While sea snakes live all their lives in sea water, a University of Florida biologist has discovered that the actually will dehydrate for months just waiting for the next rainfall when they can drink their fill of fresh water. Professor Harvey Lillywhite, a University of Florida biologist whose research was just released in the Proceedings of the Royal Society B, the flagship biological research journal of the Royal Society, says that his discovery contradicts the once unquestioned belief that marine vertebrates evolved to consume salt water.
In a recent news release he stated: “These snakes refuse to drink salt water, even when dehydrated. They need fresh water to survive.” Lillywhite reiterated that in spite of what current physiology textbooks state “no sea snake we have tested drinks sea water.”
Lillywhite and his international team of researchers from the US, France and Australia, and a research team engaged in field studies and conducted experiments with the yellow-bellied sea snake (Hydrophis platurus) over a period of three years. They studied sea snakes in Guanacaste, Costa Rica and learned that these reptiles have a camel-like quality in that they can for up to seven months without drinking water during the country’s dry season.
The snakes dehydrate very slowly. During this process they can lose approximately 25 percent of their body mass. When fresh water is available they will drink almost the same amount of mass in fresh water. Their main source of fresh water is rain.
Rain is not as dense as sea water and it creates a “lens” on the surface of the sea. Lillywhite and his research team report that snakes sense when rainfall is due and they swim towards the surface. He reported: “We think they almost certainly know that it rains because their behavior changes during the approach of a tropical storm as the atmospheric pressure changes.”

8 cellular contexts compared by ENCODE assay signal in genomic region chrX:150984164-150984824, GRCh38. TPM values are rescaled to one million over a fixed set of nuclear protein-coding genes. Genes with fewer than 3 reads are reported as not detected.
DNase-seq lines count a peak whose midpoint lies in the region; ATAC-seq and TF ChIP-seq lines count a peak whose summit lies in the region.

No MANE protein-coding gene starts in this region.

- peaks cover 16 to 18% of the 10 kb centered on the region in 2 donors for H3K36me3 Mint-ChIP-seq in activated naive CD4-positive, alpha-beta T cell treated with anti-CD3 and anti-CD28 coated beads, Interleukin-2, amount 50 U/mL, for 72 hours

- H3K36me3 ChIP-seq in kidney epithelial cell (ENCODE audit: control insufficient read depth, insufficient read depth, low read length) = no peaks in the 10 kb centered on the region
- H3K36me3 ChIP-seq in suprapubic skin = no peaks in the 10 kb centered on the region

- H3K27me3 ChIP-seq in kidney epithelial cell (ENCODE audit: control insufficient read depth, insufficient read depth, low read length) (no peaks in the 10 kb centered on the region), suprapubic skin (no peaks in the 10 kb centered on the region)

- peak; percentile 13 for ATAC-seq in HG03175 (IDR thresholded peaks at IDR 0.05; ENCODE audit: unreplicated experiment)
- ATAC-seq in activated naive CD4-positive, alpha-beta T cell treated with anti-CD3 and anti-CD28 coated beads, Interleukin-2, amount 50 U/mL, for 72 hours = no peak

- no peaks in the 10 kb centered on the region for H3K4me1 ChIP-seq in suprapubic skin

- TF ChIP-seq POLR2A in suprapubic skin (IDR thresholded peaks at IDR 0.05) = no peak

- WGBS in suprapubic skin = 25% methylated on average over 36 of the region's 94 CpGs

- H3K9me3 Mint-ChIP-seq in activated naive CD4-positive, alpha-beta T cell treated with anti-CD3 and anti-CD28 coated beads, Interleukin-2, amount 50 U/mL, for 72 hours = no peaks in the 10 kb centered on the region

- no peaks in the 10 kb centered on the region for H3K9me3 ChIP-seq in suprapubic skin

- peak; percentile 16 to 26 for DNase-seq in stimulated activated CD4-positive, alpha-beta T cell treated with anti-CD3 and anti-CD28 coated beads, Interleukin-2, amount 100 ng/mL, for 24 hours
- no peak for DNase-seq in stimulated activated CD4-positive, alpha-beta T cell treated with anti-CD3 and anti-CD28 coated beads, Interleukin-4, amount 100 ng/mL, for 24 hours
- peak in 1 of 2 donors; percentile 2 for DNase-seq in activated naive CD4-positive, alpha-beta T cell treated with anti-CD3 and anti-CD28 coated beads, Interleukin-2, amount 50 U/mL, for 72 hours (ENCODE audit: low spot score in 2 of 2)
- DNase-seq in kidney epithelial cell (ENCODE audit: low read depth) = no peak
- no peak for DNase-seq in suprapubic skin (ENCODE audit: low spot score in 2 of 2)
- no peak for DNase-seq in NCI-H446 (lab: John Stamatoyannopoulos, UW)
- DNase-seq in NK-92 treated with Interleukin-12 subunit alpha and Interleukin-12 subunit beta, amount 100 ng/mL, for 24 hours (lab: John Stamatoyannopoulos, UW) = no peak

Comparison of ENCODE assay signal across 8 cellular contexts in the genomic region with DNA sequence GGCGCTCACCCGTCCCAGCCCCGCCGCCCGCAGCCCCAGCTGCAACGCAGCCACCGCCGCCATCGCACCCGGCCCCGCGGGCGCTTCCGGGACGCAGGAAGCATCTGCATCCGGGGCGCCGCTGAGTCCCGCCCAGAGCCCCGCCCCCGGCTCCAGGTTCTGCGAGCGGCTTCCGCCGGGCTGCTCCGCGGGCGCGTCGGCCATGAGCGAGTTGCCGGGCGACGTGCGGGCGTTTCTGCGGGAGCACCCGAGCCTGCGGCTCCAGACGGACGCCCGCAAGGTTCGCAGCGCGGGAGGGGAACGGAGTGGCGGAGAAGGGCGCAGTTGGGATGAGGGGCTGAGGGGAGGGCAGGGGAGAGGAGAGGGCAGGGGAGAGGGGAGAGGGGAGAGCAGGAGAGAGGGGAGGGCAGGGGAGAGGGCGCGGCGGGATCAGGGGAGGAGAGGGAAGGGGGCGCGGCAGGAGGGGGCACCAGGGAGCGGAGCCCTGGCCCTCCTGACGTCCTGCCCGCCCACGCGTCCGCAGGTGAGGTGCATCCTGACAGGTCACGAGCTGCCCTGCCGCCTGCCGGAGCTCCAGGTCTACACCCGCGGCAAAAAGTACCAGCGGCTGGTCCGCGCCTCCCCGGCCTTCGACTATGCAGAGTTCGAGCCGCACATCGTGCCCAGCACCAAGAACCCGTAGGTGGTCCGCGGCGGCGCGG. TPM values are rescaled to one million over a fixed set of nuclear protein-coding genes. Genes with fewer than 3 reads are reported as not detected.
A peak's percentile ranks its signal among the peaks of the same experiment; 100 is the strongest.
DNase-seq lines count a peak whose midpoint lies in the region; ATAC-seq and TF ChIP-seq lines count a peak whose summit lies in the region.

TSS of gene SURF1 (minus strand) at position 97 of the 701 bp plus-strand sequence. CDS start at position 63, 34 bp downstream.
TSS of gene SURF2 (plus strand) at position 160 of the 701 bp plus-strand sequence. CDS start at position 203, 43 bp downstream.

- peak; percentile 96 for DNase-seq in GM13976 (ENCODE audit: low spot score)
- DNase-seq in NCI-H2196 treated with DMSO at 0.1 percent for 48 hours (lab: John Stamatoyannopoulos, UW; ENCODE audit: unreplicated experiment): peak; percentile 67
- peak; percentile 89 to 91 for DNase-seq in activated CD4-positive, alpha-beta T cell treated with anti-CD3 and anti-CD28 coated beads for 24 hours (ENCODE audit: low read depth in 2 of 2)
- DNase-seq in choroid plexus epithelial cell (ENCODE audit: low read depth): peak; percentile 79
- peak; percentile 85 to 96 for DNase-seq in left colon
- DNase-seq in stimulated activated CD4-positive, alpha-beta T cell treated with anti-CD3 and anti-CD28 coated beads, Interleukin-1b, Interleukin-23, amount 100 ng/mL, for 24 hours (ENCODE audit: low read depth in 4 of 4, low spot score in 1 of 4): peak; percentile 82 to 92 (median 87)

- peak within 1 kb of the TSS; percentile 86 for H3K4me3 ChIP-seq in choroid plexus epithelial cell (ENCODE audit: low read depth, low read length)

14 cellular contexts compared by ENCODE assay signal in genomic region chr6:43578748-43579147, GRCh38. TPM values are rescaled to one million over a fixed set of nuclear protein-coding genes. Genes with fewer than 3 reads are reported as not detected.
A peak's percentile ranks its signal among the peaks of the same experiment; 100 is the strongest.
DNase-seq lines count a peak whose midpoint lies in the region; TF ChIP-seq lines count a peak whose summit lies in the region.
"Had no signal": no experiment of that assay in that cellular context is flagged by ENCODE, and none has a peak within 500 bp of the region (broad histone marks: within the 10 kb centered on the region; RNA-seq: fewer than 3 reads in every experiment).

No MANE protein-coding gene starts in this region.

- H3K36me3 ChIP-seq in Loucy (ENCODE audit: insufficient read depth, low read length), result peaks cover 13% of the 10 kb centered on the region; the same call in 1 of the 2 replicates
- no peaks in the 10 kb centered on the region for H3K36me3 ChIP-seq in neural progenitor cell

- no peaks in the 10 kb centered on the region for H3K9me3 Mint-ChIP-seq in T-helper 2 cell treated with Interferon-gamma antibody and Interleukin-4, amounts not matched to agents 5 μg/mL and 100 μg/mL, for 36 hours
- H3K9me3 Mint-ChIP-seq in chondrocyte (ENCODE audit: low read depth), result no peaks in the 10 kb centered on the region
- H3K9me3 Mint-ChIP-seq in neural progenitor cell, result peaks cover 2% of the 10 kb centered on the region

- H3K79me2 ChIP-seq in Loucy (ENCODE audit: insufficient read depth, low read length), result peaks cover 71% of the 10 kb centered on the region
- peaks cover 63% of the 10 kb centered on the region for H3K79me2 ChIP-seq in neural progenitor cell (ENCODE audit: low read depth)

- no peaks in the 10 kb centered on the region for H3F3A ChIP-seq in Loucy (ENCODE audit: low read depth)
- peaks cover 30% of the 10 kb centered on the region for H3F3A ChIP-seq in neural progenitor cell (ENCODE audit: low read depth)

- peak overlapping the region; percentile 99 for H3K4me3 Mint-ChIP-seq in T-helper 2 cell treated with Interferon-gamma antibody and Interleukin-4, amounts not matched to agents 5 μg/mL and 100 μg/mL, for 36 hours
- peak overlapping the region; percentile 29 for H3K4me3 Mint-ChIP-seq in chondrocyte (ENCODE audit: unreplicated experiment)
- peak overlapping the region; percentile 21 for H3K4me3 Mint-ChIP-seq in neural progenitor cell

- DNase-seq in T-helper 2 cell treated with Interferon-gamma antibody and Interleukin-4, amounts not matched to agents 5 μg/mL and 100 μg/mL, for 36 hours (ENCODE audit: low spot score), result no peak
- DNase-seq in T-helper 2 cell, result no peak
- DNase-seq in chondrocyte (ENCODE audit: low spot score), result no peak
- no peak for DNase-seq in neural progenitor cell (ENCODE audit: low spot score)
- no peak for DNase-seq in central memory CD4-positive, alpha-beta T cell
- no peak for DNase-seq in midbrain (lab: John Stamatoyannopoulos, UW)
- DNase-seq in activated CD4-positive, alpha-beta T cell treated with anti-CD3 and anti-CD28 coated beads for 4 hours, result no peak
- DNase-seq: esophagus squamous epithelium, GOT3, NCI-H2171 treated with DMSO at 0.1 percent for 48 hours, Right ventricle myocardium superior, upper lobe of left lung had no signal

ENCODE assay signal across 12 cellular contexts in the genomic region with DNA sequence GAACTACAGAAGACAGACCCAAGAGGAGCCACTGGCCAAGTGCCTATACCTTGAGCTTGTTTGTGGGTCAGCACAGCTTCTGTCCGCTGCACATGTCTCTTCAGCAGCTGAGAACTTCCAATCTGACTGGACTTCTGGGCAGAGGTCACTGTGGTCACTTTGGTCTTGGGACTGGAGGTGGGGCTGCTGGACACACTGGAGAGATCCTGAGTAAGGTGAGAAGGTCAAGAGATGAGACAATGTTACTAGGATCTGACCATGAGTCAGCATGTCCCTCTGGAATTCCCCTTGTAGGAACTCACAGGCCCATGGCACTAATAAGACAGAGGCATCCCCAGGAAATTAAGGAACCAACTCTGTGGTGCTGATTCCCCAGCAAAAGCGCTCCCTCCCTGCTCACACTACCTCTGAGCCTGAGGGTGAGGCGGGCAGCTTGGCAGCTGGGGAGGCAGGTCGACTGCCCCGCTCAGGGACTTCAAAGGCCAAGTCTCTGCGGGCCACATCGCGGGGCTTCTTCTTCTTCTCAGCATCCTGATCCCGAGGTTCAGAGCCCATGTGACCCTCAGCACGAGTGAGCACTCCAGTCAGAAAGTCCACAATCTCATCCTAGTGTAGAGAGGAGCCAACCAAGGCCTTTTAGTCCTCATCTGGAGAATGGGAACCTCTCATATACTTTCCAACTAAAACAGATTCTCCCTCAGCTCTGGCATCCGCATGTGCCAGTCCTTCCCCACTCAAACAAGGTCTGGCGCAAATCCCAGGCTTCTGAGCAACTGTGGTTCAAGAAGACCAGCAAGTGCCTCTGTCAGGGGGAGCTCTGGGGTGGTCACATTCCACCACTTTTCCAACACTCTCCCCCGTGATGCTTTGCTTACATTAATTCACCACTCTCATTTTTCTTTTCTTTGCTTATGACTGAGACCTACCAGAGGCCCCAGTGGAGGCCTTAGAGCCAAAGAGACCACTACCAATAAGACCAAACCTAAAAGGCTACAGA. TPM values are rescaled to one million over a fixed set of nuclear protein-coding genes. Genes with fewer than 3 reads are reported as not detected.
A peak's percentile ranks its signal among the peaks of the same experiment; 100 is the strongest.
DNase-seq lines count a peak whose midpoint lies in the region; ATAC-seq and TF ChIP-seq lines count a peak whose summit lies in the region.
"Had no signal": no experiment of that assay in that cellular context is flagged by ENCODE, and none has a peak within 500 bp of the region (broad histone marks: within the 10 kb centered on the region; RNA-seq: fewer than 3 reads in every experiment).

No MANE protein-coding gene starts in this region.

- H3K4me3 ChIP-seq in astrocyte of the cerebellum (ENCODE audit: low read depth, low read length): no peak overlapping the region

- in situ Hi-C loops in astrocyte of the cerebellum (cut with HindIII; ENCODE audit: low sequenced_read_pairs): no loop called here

Lillywhite added that decreasing rainfall could be the cause of diminishing populations of sea snakes in some places such as drought-stricken Northern Australia, where the sea snake numbers have been lessening for a decade and two local species are now believed to be extinct.
Lillywhite states that if the global climate change makes drought conditions worse, sea snakes and possibly other marine vertebrates that rely on rain for fresh water could be adversely affected. He concludes: “Understanding the water requirements and drinking behaviors of marine vertebrates could help with conservation efforts. In areas of intensifying drought, they will need to move or die out.”
(Image courtesy of EarthlyNation)